TV, as a tool for promoting social change, can highlight social issues responsibly by integrating them into dramatic storylines which directly affect the fictional characters we most care about as a nation, and introduce us to real life people with extraordinary and inspiring stories – but how do charities get on TV and maximise the coverage that it brings?
While much is made in the media about how TV is rotting our brains or is making our children fat, there’s less discussion about how it can be a force for social good, can help highlight and address social issues and raise awareness of charities that support the most vulnerable people in our society.
TV, as a tool for promoting social change, can highlight social issues responsibly by integrating them into dramatic storylines which directly affect the fictional characters we most care about as a nation, and introduce us to real life people with extraordinary and inspiring stories – but how do charities get on TV and maximise on the coverage that it brings?
Making your charity known to TV research departments can be key in getting your issue and possibly your charity on TV. Soaps are driven by issue led storylines, and have dedicated researchers who work with charity experts to inform and advise on storylines.
Both MIND and Jo’s Cervical Cancer Trust have worked with EastEnders, the former on the Stacey Slater Bipolar storyline and the latter advised the soap around Tanya Jessop’scervical cancer story. Both charities have benefitted from great press pick up and increased brand awareness from their involvement with EastEnders.
Coronation Street and The British Heart Foundation took this one step further with the “Heart Attacks Can Happen on Any Street” campaign based around the Audrey Roberts heart disease storyline. Coronation Street trailed the BHF number after the show, and the charity built an entire campaign microsite around the story – you could even send Audrey an online get well card. This maximised the relationship between the charity and the show and exposed the BHF to a whole new audience of potential supporters.
It’s worth keeping an ear to the ground about forthcoming storylines that you might be able to get involved with, check out http://www.bbc.co.uk/actionline/ for upcoming and current topics on the BBC. Also, make yourself known to researchers and producers at production companies. If they don’t use you this time, at least they will be aware of you for the next time.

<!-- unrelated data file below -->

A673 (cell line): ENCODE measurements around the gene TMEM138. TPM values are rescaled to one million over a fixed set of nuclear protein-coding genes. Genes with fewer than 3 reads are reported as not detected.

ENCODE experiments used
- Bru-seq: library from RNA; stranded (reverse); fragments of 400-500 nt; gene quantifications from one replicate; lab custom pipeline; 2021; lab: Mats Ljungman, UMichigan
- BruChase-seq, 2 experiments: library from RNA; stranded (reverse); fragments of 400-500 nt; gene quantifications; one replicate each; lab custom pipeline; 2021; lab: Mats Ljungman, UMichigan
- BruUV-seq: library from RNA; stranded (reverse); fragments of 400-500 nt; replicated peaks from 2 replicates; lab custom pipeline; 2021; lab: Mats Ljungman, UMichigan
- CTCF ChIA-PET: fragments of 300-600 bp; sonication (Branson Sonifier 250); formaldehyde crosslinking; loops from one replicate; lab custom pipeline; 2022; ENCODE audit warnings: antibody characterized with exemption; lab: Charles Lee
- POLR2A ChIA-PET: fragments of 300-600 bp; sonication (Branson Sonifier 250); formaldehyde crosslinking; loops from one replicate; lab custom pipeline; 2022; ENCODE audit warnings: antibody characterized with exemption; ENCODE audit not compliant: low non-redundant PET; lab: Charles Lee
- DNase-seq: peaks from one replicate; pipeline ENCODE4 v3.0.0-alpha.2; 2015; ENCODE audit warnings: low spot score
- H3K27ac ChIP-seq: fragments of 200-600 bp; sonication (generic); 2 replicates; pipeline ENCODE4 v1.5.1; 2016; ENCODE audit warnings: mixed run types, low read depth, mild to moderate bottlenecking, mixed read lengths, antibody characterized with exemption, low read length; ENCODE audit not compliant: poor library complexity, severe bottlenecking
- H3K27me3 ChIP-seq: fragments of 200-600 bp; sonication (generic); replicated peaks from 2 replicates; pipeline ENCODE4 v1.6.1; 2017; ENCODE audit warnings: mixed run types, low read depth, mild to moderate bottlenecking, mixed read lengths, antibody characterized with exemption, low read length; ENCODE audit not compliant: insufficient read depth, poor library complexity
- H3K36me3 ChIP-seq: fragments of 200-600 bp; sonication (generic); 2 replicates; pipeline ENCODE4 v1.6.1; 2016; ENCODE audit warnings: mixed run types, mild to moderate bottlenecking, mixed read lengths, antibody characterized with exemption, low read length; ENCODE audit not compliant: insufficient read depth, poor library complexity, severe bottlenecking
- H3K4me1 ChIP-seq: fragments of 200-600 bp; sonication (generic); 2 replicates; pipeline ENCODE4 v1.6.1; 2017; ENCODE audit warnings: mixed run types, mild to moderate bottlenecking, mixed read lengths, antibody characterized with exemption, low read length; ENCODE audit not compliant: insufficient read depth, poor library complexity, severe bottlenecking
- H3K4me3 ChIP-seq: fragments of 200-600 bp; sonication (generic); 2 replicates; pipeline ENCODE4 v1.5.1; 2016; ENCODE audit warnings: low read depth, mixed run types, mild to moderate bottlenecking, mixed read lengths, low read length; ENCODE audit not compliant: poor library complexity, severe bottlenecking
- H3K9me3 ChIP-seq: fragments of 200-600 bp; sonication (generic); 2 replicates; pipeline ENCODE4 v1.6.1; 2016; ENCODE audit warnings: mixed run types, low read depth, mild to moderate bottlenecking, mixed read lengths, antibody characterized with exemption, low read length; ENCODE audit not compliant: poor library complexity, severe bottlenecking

What TV often does better than charities is know how to tell a good story. Right now it’s highly likely that your charity is working with someone with an incredible story to share, some people don’t necessarily want to go public about the challenges that they face, but others are happy to share their stories.
It’s vital that you have good relationships with your service users and that they trust you enough to share their experiences with the general public.
The Secret Millionaire is a direct reminder of the good work carried out and supported by charities in the UK. On the latest series we saw Meningitis campaigner Alex Williams share his story with millionaire Matthew Newbury – Alex has been a part of the Meningitis Trust’s work for a number of years.
Meningitis Trust capitalised on their strong relationship with Alex during and after the Secret Millionaire coverage by providing links from their website homepage to information about meningitis symptoms, Alex and the Secret Millionaire, all supported with images and calls to action.
It’s also good to build up a database of TV production companies who make the programmes that are most likely to feature charities, and find out who the people you need to speak to are.
The news is a traditional way for charities to get their voice heard on TV. Charities, both large and small can benefit from being on hand to give reaction to fast breaking local and national news stories.
Cuts and austerity are an increasingly common way to get onto the news. There are regular stories about how particular groups are the worst affected by cuts (including women, disabled workers, pensioners and young people).
Build up your press contacts and work on your statements and soundbites to ensure your charity is on hand to give expert commentary on a subject when it breaks. You can also follow journalists and commentators on twitter to get your charity involved in debates and build your profile. You can be sure that if you give quick and quality responses they’ll be back for more.
We’ve already spoken about the importance of building relationships to help you get on TV, but building up two very different kinds of links is important too – those with celebrities and with websites.
Like news, game shows and sporting events have traditionally been easy ways into TV for charities – and often they involve celebrities taking part to raise money and awareness for their chosen charity.
If you are working with celebrities or famous patrons encourage them to link to your charity and TV appearance on their website or social media accounts.
Also, if your charity is going to appear on TV or the radio, ask if you can get a link from the shows website or microsite. A permanent link from a website like ITV or the BBC can help improve your own search engine ranking.
The ethics around TV’s coverage of sensitive issues will rage, but isn’t it better if your charity is included, visible and the expert voice in the debate. Some TV appearances will take months of planning and others will have an element of luck. But they could be part of the journey to your charity becoming the recognised experts in
your field, and opening your charity up to a whole new audience of potential supporters.
For more on charities & TV visit Guardian Voluntary Sector Network and for advice about your online and digital presence email email@example.com or visit http://reasondigital.com/ and sign up to our newsletter.